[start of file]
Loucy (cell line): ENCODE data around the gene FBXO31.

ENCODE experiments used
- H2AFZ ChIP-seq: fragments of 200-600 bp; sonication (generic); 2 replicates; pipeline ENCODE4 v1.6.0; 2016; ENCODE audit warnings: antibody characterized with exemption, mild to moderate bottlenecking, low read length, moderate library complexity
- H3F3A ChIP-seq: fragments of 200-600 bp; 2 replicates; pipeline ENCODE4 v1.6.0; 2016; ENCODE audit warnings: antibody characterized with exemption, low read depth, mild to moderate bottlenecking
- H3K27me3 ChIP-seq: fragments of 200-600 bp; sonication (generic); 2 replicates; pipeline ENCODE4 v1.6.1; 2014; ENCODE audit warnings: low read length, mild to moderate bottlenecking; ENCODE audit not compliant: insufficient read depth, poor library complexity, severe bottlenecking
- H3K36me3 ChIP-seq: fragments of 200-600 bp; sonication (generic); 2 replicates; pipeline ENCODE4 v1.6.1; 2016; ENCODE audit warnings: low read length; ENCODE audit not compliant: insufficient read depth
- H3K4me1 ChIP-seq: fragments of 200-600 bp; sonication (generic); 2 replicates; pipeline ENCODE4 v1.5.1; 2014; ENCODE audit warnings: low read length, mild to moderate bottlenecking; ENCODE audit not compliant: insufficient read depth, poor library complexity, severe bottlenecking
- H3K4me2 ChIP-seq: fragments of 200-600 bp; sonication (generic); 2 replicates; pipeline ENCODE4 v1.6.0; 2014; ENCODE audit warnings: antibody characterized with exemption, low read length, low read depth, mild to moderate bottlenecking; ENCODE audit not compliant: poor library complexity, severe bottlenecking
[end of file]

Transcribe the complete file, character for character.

Loucy (cell line): ENCODE data around the gene FBXO31.

ENCODE experiments used
- H2AFZ ChIP-seq: fragments of 200-600 bp; sonication (generic); 2 replicates; pipeline ENCODE4 v1.6.0; 2016; ENCODE audit warnings: antibody characterized with exemption, mild to moderate bottlenecking, low read length, moderate library complexity
- H3F3A ChIP-seq: fragments of 200-600 bp; 2 replicates; pipeline ENCODE4 v1.6.0; 2016; ENCODE audit warnings: antibody characterized with exemption, low read depth, mild to moderate bottlenecking
- H3K27me3 ChIP-seq: fragments of 200-600 bp; sonication (generic); 2 replicates; pipeline ENCODE4 v1.6.1; 2014; ENCODE audit warnings: low read length, mild to moderate bottlenecking; ENCODE audit not compliant: insufficient read depth, poor library complexity, severe bottlenecking
- H3K36me3 ChIP-seq: fragments of 200-600 bp; sonication (generic); 2 replicates; pipeline ENCODE4 v1.6.1; 2016; ENCODE audit warnings: low read length; ENCODE audit not compliant: insufficient read depth
- H3K4me1 ChIP-seq: fragments of 200-600 bp; sonication (generic); 2 replicates; pipeline ENCODE4 v1.5.1; 2014; ENCODE audit warnings: low read length, mild to moderate bottlenecking; ENCODE audit not compliant: insufficient read depth, poor library complexity, severe bottlenecking
- H3K4me2 ChIP-seq: fragments of 200-600 bp; sonication (generic); 2 replicates; pipeline ENCODE4 v1.6.0; 2014; ENCODE audit warnings: antibody characterized with exemption, low read length, low read depth, mild to moderate bottlenecking; ENCODE audit not compliant: poor library complexity, severe bottlenecking